He was born at 6:12 a.m. after a long labor. This week, forty years after that day, I woke early and wrote to him, sending it at the exact minute he was born. Amazing how we can do that, isn’t it? We talked and he told me I was very brave and slightly crazy to have had a child so young so far away from home. What was I thinking? he asked rather accusingly. I said, “Women do have babies all over the world, you know.” but his tone did echo several other family members’ at the time.

I never worried about having a baby in Malawi; I felt safer there than I did in our medical system. I worried about the world we were bringing him into. The Russians had invaded Afghanistan, Reagan was about to be elected, Mount Saint Helen just blew it’s top off, and John Lennon had been shot. I was terrified the world was ending. I thought not only would we be raising a child but we’d have to fix the world too! Came up a little short on that last one.

He was ten months old when we left Malawi. We weepingly said goodbye to our village and dog, got into a rickety boat that rowed us out to the Ilala, the lake steamer that would take us south. In 1981 the road south was still a dirt trail up an escarpment and was impassable in the rainy season. There was no dock in Karonga where we lived, so we had to pile into a small boat that took us out to the steamer. There we handed up the cargo and children to the deckhands and climbed aboard. It took three days to get to Lilongwe where we ended our Peace Corps service, a process much simpler then than now.  Now it’s like a week long process. Then, they handed you your passport and some money and said goodbye.

At that time, British Airways let you stop anywhere along your route for free as long as you didn’t venture more than five hundred miles off the course, so we looked at the flight route from Malawi to Boston and picked all the places we wanted to stop along the way. We decided to spend two months traveling, arriving home just before Matt’s first birthday. It seems astounding to me now that British Airways allowed you to treat it like a hop on hop off bus but that’s how it was. I laugh now just to think of it. So we stopped in Kenya for a week just to see Nairobi and it’s environs, admitting to ourselves that climbing Kilimanjaro with a baby was probably not a good idea. From there we went to Sudan for a few days seeing Juba then staying in Khartoum to see where the Blue and White Niles meet. There was no war in Sudan back then. Imagine. Then it was to Egypt for a fascinating week in and around Cairo, then to Athens to see the major sights. Rome for Easter seemed a good idea, and we’d met a seminarian in Malawi who set us up with a place to stay and Easter dinner at the seminary near the Vatican. It was before the Pieta was smashed by a crazy person, so on Good Friday we stood in the front of a huge crowd, feeding Matt oreos to keep him quiet, waiting for Pope John Paul II’s Friday audience. Being so close to this holy man as he processed past Michelangelo’s Pieta is still one of the most spiritually moving moments of my life. He was so close to us. Joe held Matt out toward the procession and the pope looked straight at my child, smiled, and made a graceful sweeping sign of the cross. Call it wishful thinking, but deep in my bones I believed that blessing would protect my child forever. Maybe it has.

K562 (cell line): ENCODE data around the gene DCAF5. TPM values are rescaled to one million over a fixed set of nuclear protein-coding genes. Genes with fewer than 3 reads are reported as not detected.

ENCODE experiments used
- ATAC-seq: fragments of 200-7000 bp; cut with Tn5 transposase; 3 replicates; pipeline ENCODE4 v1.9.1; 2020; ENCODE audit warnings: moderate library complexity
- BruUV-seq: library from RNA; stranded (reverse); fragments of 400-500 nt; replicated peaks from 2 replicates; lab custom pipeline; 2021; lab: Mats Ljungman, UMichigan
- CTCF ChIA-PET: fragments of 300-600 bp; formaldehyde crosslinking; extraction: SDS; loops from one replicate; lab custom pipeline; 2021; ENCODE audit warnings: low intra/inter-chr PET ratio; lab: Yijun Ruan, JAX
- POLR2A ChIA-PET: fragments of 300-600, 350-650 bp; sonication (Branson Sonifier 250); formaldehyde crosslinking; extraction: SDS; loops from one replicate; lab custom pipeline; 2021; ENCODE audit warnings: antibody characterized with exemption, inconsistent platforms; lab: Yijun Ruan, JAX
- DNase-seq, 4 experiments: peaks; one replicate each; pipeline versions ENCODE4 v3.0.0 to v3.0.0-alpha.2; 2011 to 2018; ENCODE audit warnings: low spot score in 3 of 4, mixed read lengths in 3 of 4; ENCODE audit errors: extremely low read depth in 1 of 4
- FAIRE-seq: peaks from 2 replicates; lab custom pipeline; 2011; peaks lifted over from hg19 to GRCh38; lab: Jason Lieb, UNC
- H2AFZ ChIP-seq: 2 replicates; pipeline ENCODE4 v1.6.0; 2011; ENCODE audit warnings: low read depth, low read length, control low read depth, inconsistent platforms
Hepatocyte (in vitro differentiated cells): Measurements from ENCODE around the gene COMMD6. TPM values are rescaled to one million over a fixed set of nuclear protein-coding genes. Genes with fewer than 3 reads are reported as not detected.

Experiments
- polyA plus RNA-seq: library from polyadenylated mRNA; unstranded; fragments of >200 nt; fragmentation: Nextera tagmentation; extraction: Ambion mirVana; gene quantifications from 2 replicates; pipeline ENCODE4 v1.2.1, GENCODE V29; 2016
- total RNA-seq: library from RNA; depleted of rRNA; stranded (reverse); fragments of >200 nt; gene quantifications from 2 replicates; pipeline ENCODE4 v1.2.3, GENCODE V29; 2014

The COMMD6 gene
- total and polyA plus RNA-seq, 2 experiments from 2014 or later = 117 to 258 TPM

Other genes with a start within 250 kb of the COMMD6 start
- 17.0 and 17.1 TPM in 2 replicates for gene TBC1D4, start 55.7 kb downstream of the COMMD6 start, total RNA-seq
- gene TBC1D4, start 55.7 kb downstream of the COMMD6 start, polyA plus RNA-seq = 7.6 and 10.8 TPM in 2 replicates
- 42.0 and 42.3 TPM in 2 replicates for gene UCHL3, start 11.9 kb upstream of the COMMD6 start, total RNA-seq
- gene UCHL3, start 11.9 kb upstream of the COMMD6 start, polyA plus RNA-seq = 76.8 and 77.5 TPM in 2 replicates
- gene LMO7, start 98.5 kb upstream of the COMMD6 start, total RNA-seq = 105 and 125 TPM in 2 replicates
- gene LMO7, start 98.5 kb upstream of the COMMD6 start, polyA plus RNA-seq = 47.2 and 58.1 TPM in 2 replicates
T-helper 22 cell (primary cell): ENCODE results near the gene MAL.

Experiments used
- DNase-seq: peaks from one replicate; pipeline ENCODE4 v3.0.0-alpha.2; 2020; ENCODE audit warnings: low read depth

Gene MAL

Love to all,